The most major concerns are about the systems’ value-added component. The US Dept of Education gave the district a bit of leeway on this, and their expressed concerns, but only in terms of the value-added component for the district’s high school teachers.

District administrators and its (supportive) school board will soon have to have an open discussion about next steps, with one option being to return their remaining TIF funds to the US Dept of Education. As stated by one district teacher, “It seems to me that the path forward is clear…It’s time to let go of the grant.”

Check out the full article here.

More Value-Added Problems in DC’s Public Schools

Over the past month I have posted two entries about what’s going in in DC’s public schools with the value-added-based teacher evaluation system developed and advanced by the former School Chancellor Michelle Rhee and carried on by the current School Chancellor Kaya Henderson.

The first post was about a bogus “research” study in which National Bureau of Education Research (NBER)/University of Virginia and Stanford researchers overstated false claims that the system was indeed working and effective, despite the fact that (among other problems) 83% of the teachers in the study did not have student test scores available to measure their “value added.” The second post was about a DC teacher’s experiences being evaluated under this system (as part of the aforementioned 83%) using almost solely his administrator’s and master educator’s observational scores. Demonstrated with data in this post was how error prone this part of the DC system also evidenced itself to be.

Adding to the value-added issues in DC, it was just released by DC public school officials (the day before winter break) and then two Washington Post articles (see the first article here and the second here) that 44 DC public school teachers also received incorrect evaluation scores for the last academic year (2012-2013) because of technical errors in the ways the scores were calculated. One of the 44 teachers was fired as a result, although (s)he is now looking to be reinstated and compensated for the salary lost.

While “[s]chool officials described the errors as the most significant since the system launched a controversial initiative in 2009 to evaluate teachers in part on student test scores,” they also downplayed the situation as only impacting 44.

VAM formulas are certainly “subject to error,” and they are subject to error always, across the board, for teachers in general as well as the 470 DC public school teachers with value-added scores based on student test scores. Put more accurately, just over 10% (n=470) of all DC teachers (n=4,000) were evaluated using their students’ test scores, which is even less than the 83% mentioned above. And for about 10% of these teachers (n=44), calculation errors were found.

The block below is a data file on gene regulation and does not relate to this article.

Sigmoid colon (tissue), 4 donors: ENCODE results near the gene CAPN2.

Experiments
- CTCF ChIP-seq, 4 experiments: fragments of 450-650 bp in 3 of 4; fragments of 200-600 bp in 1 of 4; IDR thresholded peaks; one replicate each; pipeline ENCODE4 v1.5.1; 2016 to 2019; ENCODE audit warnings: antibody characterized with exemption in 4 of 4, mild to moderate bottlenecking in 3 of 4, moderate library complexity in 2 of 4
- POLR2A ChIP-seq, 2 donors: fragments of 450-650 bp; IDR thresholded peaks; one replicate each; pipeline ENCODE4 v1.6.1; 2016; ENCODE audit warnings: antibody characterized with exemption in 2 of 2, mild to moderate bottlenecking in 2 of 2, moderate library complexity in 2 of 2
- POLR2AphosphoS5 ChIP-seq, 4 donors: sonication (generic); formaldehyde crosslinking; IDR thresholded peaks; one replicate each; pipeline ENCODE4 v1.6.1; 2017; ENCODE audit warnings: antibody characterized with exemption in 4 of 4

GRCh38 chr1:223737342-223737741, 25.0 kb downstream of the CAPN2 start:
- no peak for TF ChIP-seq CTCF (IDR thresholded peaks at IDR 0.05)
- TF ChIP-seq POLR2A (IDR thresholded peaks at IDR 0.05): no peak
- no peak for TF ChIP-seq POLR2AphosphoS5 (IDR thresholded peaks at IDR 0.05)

This is not a “minor glitch” as written into a recent Huffington Post article covering the same story, which positions the teachers’ unions as almost irrational for “slamming the school system for the mistake and raising broader questions about the system.” It is a major glitch caused both by inappropriate “weightings” of teachers’ administrator’ and master educators’ observational scores, as well as “a small technical error” that directly impacted the teachers’ value-added calculations. It is a major glitch with major implications about which others, including not just those from the unions but many (e.g., 90%) from the research community, are concerned. It is a major glitch that does warrant additional cause about this AND all of the other statistical and other errors not mentioned but prevalent in all value-added scores (e.g., the errors always found in large-scale standardized tests particularly given their non-equivalent scales, the errors caused by missing data, the errors caused by small class sizes, the errors caused by summer learning loss/gains, the errors caused by other teachers’ simultaneous and carry over effects, the errors caused by parental and peer effects [see also this recent post about these], etc.).

So what type of consequence is to be in store for those perpetuating such nonsense? Including, particularly here, those charged with calculating and releasing value-added “estimates” (“estimates” as these are not and should never be interpreted as hard data), but also the reporters who report on the issues without understanding them or reading the research about them. I, for one, would like to see them held accountable for the “value” they too are to “add” to our thinking about these social issues, but who rather detract and distract readers away from the very real, research-based issues at hand.

Who “Added Value” to My Son’s Learning and Achievement?

‘Tis the beginning of the holiday break and the end of the second semester of my son’s 5th grade year. This past Friday morning, after breakfast and before my son’s last day of school, he explained to me how his B grades in reading and language arts from his first grading period in 5th grade had now moved up to two A scores in both subject areas.